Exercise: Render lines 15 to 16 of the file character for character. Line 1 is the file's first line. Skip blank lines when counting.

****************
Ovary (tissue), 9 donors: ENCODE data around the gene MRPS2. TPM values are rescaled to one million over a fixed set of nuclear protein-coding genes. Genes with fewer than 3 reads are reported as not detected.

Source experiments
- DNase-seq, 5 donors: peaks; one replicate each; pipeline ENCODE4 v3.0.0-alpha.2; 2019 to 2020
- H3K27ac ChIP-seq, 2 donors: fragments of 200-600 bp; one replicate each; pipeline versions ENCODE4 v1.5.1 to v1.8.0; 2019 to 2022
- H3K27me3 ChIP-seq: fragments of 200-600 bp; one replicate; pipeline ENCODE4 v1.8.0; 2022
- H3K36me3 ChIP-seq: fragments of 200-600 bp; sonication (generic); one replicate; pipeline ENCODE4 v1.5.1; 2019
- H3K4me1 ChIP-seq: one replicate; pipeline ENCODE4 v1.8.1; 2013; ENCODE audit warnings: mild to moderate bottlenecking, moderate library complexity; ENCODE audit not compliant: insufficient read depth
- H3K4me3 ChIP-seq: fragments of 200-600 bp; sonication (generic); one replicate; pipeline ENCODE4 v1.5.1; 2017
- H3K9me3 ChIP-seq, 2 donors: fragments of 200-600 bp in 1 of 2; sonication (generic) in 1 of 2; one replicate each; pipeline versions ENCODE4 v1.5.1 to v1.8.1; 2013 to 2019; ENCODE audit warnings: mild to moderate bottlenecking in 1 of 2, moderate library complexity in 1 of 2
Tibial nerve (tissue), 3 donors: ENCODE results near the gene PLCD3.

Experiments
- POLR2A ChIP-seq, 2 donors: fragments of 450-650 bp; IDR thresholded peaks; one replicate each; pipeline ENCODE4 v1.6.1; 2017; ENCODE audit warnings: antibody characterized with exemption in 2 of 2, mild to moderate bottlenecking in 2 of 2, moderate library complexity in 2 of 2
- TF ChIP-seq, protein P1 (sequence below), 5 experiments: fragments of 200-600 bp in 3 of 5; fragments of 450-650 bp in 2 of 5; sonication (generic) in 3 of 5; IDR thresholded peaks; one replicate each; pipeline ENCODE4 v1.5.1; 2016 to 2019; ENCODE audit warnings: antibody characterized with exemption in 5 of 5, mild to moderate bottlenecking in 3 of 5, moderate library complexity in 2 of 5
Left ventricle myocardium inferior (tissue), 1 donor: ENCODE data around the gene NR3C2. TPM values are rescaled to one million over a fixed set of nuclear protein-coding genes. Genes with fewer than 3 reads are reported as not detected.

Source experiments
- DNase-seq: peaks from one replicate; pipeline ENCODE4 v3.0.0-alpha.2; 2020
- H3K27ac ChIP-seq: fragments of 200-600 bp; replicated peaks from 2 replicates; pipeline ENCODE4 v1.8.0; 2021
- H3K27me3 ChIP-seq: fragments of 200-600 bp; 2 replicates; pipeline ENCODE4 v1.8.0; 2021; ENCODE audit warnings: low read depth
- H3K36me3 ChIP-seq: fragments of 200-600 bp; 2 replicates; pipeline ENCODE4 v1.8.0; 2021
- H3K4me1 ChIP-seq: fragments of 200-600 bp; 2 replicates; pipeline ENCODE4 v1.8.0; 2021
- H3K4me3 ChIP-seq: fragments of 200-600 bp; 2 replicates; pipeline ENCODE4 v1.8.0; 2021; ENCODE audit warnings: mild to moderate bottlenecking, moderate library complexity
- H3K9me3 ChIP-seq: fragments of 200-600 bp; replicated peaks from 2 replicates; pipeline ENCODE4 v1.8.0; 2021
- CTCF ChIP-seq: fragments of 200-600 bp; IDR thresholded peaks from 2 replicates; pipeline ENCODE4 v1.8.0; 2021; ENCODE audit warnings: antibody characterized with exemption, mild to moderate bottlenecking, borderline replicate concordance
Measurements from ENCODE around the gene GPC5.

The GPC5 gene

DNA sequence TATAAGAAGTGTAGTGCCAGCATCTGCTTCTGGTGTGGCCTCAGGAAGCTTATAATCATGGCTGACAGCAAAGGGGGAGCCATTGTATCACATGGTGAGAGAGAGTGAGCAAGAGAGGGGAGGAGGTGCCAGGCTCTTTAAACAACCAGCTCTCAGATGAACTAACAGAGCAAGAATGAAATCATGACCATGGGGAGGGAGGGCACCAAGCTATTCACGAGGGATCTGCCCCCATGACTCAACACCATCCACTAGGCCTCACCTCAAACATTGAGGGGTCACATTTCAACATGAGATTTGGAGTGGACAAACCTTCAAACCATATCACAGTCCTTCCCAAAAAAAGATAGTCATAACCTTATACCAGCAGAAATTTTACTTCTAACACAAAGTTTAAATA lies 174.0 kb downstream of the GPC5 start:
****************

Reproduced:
Source experiments
- DNase-seq: peaks from one replicate; pipeline ENCODE4 v3.0.0-alpha.2; 2020